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American Nightmare
Valentine’s, Friday

Had a bad week? You and Suzy having a spat? Fido pee on your new boots? Whatever the source of your malaise, it’s not healthy to keep all those angry feelings pent up inside. But don’t beat the dog—come vent in the company of Boston-based hardcore band American Nightmare instead. With their well-received recordings and vicious live shows, the young band have quickly earned an established place among the elite of the Northeast hardcore scene. They promise to be fast-paced and pissed off when they headline a show tomorrow (Friday) at Valentine’s. They’ll be joined by fellow Bostonians the Hope Conspiracy, as well as Reach the Sky, Burning Bridges and Written in Stone. (Oct. 11, 8 PM, $10, 432-6572)

Guy Clark, Mary Gauthier
Club Helsinki, Great Barrington, Mass., Saturday

It’s all too infrequent that you get the opportunity to see a real live legend in any setting other than an impersonal shed or arena. On Saturday, however, country and folk fans will get just that when Guy Clark drops by Great Barrington’s Club Helsinki. Clark is regarded as one of the foremost storytellers in American music, and country stars such as Johnny Cash, David Allan Coe and Ricky Skaggs have all scored hits with his compositions. Opening for Clark will be Mary Gauthier, whose sophomore album, Filth and Fire, was proclaimed “the best singer-songwriter album of the year thus far” by No Depression magazine. (Oct. 12, 9 PM, $25, 413-528-3394)

The Mooney Suzuki, Sahara Hotnights
Valentine’s, Sunday

On the commercial airwaves, the influence of Alice in Chains and Nine Inch Nails still reigns via the brooding strains of the nu metal, but the darlings of the alternative press these days are those bands who look a bit further back for their influences—back into the gritty, greasy history of punky garage rock. On Sunday at Valentine’s, you can sample a set of critically lauded revisionists whose biographical and geographic disparity will pretty well indicate the broad appeal and influence of the legacy of bands like the MC5, the Zombies and the Stooges. The Mooney Suzuki have a perfect pedigree for this kind of thing as Manhattanite art-school dropouts; Sahara Hotnights, on the other hand, come from out of left field as a group of Swedish chicks just barely out of their teens—not that there’s anything wrong with that, mind you. (Oct. 13, 8 PM, $10, 432-6572)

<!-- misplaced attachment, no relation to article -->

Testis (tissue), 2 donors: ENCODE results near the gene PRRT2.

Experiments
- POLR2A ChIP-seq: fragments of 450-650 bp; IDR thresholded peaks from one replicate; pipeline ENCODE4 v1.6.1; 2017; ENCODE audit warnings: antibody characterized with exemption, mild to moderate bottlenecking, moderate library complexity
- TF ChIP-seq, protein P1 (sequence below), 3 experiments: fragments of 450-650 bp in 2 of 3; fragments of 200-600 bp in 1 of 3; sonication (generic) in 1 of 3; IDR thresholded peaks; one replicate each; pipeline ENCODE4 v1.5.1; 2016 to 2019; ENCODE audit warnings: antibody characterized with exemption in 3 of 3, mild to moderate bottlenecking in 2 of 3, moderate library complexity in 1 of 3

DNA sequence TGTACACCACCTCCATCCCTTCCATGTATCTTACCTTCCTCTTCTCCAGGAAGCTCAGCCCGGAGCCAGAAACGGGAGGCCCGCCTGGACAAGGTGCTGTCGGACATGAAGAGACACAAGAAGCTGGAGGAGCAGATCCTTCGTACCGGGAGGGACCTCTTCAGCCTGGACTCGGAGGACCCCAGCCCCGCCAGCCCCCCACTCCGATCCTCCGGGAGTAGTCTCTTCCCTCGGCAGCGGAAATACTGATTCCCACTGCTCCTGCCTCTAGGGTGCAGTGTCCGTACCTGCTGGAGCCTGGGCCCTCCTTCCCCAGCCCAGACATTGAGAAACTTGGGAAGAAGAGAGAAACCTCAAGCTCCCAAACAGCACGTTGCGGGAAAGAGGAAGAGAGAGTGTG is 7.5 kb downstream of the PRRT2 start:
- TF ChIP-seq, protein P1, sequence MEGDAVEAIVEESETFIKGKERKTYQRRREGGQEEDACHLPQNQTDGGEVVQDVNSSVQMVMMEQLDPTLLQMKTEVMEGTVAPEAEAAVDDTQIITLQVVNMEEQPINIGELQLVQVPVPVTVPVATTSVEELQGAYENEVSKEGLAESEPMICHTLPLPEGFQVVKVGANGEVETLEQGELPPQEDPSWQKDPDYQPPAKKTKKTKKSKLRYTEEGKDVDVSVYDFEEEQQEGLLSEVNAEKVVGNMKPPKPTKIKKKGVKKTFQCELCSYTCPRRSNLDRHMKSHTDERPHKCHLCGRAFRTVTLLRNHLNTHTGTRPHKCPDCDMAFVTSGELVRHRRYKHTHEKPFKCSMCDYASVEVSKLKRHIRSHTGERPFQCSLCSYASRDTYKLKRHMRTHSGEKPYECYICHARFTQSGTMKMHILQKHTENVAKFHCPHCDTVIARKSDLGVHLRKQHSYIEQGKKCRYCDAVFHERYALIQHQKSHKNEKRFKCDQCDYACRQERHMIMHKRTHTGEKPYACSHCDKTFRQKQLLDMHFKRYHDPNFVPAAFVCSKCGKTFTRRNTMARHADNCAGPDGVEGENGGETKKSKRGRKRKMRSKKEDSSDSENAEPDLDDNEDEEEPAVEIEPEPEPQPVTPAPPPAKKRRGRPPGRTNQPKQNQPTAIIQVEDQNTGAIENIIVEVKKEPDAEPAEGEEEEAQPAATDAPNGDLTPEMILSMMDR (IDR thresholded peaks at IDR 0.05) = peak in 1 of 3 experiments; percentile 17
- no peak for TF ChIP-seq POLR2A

Ian Anderson
Troy Savings Bank Music Hall, Tuesday

Rubbing Elbows With Ian Anderson, as this evening is called, promises to be one of the weirder shows of the year—and we mean weird in a good way. Anderson, the longtime mastermind behind Jethro Tull, is tooting his flute with strictly non-Tull acoustic musicians this time. So, while Tull guitar hero Martin Barre is MIA, Anderson will be sharing the stage with the Wolf—as in Wakin’ Up with the Wolf’s Bob Wolf of WPYX-FM (106.5). Wolf will be up there with the band, introducing songs and special guests. (Kevin Thompson, formerly of Strange Arrangement, is slated to be one of the local guests.) As Anderson explains, the show is “two-thirds music, one-third talk show.” So, along with acoustic versions of new songs and Tull standards, there is supposed to be a kind of freewheeling repartee between Anderson, Wolf, and selected audience members. The uncertainty factor—will this unusual mix of music and conversation work?—makes this show really intriguing. (Oct. 15, 8 PM, $29, 273-0038)